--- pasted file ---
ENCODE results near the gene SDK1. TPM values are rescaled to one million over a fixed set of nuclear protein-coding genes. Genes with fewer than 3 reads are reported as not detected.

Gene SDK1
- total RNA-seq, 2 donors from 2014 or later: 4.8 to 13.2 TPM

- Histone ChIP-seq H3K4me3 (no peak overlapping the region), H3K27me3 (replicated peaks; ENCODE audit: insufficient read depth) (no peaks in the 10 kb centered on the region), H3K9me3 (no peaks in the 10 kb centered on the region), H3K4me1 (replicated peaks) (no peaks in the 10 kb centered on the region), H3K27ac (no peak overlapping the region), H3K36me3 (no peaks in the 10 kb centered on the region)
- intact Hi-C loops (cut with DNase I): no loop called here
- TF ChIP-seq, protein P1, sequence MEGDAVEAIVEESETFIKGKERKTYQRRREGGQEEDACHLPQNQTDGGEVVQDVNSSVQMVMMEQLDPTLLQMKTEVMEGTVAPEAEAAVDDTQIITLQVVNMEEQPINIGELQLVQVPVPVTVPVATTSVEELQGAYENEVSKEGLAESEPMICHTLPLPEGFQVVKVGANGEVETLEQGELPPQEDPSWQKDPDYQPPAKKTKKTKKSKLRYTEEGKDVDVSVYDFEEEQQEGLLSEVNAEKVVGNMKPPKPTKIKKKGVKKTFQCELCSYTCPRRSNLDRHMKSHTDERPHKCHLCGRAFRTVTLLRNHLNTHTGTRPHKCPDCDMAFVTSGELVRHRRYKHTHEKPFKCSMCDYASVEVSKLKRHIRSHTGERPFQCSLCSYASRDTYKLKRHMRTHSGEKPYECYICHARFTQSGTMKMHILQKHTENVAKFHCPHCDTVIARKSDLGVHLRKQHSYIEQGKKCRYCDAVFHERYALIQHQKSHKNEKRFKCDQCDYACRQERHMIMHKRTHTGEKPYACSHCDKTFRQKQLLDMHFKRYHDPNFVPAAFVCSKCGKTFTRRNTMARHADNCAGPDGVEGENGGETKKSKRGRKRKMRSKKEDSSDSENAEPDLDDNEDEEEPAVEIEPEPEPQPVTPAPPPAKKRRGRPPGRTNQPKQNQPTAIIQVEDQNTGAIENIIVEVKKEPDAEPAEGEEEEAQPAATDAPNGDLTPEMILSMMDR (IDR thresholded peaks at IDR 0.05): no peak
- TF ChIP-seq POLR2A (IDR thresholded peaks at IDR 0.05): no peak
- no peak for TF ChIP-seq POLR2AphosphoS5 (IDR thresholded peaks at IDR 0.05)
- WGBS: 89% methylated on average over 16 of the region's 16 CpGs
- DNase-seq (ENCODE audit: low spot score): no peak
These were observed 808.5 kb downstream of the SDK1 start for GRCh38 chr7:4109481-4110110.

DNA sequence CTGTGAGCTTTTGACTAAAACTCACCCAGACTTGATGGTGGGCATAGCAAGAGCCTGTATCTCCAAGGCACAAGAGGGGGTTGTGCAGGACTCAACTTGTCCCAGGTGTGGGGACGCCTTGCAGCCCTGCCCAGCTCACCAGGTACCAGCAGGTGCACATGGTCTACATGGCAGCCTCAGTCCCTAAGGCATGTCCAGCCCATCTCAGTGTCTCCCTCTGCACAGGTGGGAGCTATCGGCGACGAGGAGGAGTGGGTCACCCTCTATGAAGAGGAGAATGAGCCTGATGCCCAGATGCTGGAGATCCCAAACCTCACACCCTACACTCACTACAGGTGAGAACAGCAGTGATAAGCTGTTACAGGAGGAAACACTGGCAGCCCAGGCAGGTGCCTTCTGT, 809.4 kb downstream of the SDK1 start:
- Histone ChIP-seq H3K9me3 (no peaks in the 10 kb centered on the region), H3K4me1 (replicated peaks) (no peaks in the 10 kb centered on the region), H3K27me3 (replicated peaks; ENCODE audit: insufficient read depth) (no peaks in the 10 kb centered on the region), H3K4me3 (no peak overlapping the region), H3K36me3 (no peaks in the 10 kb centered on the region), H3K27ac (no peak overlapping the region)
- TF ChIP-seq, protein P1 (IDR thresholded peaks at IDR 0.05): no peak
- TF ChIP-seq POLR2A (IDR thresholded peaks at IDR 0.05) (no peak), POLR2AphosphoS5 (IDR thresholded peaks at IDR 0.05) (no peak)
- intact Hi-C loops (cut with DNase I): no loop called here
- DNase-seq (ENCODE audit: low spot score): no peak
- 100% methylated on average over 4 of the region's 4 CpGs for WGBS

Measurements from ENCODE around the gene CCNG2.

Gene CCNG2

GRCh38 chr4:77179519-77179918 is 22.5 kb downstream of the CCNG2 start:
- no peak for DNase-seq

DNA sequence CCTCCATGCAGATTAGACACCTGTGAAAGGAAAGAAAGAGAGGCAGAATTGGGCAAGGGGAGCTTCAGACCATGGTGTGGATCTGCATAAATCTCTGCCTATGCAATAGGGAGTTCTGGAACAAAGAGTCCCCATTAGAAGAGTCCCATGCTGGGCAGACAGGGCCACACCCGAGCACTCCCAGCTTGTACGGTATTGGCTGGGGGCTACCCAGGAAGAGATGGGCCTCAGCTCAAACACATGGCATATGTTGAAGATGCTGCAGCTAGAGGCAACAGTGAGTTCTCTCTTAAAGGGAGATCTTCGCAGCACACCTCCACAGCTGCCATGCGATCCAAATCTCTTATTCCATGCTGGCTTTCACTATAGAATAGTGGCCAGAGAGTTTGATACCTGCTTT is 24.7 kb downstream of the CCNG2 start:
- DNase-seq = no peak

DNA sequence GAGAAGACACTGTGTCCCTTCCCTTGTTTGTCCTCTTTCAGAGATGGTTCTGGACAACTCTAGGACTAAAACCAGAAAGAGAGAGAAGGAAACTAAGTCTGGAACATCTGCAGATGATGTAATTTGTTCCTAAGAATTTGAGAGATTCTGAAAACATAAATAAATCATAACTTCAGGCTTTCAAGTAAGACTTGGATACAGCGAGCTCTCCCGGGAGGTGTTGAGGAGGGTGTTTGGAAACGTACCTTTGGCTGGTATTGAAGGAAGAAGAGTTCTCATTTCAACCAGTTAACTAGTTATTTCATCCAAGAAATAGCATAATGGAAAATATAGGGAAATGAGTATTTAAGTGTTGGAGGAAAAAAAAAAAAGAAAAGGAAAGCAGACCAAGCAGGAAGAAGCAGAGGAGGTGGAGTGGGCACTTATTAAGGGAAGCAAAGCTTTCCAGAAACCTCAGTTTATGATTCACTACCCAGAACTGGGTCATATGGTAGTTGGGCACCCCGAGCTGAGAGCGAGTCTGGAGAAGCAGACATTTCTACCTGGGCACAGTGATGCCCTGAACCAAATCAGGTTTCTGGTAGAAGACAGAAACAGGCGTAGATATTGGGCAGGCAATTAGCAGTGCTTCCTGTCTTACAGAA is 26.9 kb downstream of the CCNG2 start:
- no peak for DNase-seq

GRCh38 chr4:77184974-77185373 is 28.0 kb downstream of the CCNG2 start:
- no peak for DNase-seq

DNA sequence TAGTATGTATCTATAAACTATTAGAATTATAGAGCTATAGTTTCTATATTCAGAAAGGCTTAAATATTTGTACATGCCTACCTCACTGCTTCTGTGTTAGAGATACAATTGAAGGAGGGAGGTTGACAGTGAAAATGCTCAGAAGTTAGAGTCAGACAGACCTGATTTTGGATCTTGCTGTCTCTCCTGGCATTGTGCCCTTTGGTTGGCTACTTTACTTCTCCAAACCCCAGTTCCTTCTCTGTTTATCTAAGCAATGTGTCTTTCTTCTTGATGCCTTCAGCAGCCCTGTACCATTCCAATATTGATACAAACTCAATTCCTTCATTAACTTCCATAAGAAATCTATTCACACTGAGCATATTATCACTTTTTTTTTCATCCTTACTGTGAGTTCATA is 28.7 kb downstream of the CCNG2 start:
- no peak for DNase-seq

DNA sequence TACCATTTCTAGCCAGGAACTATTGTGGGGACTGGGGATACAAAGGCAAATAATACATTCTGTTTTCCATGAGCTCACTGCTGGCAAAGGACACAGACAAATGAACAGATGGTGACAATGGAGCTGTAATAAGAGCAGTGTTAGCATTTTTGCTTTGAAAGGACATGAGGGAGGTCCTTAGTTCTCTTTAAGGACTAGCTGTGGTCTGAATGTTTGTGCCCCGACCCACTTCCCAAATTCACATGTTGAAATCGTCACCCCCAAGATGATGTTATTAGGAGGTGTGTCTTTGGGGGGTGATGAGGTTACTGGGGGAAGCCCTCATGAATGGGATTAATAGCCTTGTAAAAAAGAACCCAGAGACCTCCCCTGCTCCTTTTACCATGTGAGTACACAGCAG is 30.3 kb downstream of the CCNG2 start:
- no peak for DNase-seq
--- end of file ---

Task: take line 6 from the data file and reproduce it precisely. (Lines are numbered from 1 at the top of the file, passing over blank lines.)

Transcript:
- TF ChIP-seq, protein P1, sequence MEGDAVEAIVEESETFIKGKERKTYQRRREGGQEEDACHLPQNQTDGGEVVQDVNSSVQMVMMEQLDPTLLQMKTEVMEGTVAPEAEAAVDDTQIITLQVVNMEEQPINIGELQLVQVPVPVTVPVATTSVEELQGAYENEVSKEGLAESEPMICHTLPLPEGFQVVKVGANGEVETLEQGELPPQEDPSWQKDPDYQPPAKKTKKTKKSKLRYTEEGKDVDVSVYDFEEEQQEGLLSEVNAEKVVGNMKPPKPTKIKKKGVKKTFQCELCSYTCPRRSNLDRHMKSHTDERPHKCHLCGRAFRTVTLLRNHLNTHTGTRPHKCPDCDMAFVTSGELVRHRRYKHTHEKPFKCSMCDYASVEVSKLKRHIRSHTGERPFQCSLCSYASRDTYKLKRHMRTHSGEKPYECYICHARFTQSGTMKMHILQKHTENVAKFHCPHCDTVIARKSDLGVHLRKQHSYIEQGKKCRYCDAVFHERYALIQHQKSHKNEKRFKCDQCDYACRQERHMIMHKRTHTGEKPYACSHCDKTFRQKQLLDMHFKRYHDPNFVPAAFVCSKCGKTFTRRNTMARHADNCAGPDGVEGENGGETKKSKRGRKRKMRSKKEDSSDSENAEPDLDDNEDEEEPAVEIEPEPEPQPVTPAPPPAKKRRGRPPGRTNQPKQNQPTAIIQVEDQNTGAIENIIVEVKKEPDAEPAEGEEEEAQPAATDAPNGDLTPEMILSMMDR (IDR thresholded peaks at IDR 0.05): no peak